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"I am confident we fixed the area of concern and the New Hampshire car left the race shop well within the tolerances required by NASCAR," Childress said.
Speaking at an appearance Wednesday at the NASCAR Hall of Fame before the penalty was announced, Bowyer said he was aware his car was under scrutiny but pleaded ignorance as to what could be wrong with the Chevrolet.
"Man, I have no idea. I show up on Friday, I bring my helmet, my HANS and I get in the car," Bowyer said. "Anything that happens Sunday to Friday, I don't know. I know we won the race this weekend and it was a lot of fun. We led the most laps and won the race and the guys work hard in the shop to bring fair, fast race cars.
"Aside from that, I don't know what's going on."
NASCAR sets very strict templates that the teams must follow in building their race cars. Although the cars are built to be equal, crew chiefs can and do make alterations in certain parts of the design for strategy and driver preference.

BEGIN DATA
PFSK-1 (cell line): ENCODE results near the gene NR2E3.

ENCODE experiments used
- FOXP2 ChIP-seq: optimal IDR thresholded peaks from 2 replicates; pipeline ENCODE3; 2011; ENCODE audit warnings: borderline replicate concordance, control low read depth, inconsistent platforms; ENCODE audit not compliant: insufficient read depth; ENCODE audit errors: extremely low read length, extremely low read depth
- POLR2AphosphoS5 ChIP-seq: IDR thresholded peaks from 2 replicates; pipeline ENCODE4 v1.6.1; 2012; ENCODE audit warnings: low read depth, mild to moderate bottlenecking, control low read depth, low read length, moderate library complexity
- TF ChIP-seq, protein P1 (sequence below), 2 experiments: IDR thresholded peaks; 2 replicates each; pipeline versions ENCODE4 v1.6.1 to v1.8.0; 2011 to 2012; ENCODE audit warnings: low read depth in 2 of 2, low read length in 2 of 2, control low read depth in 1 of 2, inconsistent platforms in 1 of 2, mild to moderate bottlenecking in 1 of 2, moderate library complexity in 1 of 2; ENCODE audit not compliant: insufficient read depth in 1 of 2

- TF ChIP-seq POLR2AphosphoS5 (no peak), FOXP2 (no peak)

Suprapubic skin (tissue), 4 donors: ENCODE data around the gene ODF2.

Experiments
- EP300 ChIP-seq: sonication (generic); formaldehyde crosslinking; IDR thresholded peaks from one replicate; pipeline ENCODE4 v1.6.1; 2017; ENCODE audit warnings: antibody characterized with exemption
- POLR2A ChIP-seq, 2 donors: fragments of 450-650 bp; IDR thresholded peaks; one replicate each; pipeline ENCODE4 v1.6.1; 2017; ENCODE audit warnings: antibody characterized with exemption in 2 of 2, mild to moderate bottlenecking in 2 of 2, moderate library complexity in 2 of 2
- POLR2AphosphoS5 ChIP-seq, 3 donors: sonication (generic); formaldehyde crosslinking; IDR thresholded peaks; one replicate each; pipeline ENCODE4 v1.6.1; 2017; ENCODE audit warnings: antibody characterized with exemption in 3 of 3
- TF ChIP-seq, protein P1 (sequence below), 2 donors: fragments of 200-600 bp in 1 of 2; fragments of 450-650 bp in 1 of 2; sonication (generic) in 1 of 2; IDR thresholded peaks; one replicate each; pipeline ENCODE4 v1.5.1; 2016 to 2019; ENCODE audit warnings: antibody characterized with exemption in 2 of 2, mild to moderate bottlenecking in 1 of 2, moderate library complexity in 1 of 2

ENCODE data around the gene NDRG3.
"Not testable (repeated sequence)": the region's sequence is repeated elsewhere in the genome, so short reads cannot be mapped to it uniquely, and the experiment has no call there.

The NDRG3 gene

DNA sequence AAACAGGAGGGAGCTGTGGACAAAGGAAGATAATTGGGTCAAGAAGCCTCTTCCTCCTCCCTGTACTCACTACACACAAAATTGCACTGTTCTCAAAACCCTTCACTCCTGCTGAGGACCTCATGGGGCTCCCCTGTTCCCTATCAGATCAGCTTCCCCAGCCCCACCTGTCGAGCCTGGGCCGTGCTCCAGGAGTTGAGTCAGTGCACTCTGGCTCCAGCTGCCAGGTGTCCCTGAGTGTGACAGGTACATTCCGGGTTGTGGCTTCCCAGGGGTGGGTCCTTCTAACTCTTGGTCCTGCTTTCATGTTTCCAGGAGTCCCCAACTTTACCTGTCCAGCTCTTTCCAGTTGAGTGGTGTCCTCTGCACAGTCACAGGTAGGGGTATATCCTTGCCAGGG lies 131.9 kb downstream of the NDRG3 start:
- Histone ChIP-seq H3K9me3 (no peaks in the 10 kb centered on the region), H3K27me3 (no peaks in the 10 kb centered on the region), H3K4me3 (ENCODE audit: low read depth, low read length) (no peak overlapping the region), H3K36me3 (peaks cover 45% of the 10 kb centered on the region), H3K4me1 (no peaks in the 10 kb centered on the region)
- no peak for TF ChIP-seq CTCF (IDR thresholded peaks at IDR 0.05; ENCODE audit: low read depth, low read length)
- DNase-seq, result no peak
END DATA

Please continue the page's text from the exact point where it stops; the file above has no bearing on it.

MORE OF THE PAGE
Teams also have historically pushed the limits in an effort to gain a technical edge on the race track. Since NASCAR ramped up its penalties for cheaters over the past several years, there have been fewer examples of blatant infractions.
Instead, teams tend to cross the line now by manipulating setups to improve handling, alter downforce, improve fuel mileage or find additional speed. It's not clear what advantage Bowyer would have gained, or if it factored into his win.
Bowyer led a race-high 177 laps, lost the lead to Tony Stewart, but stretched his final tank of gas 92 laps to win the race when Stewart ran out of fuel right before the final lap. The victory snapped an 88-race winless streak for Bowyer.
RCR has two other cars in the Chase. Kevin Harvick, who moved up to second in the standings, 45 points behind Hamlin, after Bowyer's penalty, and Jeff Burton, who is ninth in the Chase.
Copyright 2010 The Associated Press. All rights reserved. This material may not be published, broadcast, rewritten or redistributed.
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